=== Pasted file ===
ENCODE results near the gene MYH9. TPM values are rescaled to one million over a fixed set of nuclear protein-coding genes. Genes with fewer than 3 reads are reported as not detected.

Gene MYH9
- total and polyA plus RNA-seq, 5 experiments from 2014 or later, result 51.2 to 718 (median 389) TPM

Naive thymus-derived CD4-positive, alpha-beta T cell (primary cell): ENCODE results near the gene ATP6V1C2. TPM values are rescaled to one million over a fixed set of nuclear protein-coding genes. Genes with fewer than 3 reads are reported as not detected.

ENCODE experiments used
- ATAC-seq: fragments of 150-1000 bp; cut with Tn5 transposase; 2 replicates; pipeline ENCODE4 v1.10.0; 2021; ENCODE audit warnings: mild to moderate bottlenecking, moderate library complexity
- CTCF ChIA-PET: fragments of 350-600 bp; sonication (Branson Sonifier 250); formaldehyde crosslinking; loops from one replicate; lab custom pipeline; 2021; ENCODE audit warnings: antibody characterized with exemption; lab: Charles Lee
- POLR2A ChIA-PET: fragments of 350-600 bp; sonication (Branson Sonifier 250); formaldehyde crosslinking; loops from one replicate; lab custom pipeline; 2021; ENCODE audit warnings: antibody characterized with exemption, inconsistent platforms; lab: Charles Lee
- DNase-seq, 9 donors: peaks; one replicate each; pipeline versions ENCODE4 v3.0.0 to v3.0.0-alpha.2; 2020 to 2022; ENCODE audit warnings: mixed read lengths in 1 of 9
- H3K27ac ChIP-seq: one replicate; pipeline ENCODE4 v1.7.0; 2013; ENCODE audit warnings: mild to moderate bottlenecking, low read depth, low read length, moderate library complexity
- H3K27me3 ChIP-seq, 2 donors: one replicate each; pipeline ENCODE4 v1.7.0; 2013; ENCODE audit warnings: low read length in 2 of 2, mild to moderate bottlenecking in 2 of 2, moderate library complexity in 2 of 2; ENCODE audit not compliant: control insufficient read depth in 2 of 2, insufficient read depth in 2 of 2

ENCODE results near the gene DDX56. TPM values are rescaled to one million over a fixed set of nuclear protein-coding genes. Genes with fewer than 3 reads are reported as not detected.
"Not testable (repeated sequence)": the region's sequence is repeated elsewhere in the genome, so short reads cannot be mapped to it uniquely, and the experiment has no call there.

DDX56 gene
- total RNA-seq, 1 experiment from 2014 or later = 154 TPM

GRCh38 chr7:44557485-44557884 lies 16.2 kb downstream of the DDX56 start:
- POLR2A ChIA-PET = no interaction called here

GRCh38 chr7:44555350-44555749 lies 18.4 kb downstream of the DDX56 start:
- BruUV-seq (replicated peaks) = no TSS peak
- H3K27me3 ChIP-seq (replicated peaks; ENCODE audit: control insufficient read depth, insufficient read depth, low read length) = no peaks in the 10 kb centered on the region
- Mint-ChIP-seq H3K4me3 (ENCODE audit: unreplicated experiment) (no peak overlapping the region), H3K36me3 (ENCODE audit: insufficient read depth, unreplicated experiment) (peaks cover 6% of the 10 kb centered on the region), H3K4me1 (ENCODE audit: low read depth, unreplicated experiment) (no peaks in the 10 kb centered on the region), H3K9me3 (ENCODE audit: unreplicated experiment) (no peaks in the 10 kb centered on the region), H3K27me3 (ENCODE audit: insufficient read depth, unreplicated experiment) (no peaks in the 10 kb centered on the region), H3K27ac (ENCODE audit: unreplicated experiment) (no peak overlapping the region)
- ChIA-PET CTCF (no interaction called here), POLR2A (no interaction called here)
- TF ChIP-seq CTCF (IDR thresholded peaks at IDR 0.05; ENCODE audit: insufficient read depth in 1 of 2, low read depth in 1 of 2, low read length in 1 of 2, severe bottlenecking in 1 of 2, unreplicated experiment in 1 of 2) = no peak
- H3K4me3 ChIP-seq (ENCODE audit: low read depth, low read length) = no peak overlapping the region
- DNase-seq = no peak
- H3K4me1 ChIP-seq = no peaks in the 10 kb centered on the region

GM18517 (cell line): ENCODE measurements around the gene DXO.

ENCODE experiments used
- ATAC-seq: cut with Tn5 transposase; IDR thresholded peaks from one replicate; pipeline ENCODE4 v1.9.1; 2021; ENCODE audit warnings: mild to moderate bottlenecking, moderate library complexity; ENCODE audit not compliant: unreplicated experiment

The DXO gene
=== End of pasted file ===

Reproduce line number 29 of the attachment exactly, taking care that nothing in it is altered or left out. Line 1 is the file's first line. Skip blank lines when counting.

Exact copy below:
- ATAC-seq: cut with Tn5 transposase; IDR thresholded peaks from one replicate; pipeline ENCODE4 v1.9.1; 2021; ENCODE audit warnings: mild to moderate bottlenecking, moderate library complexity; ENCODE audit not compliant: unreplicated experiment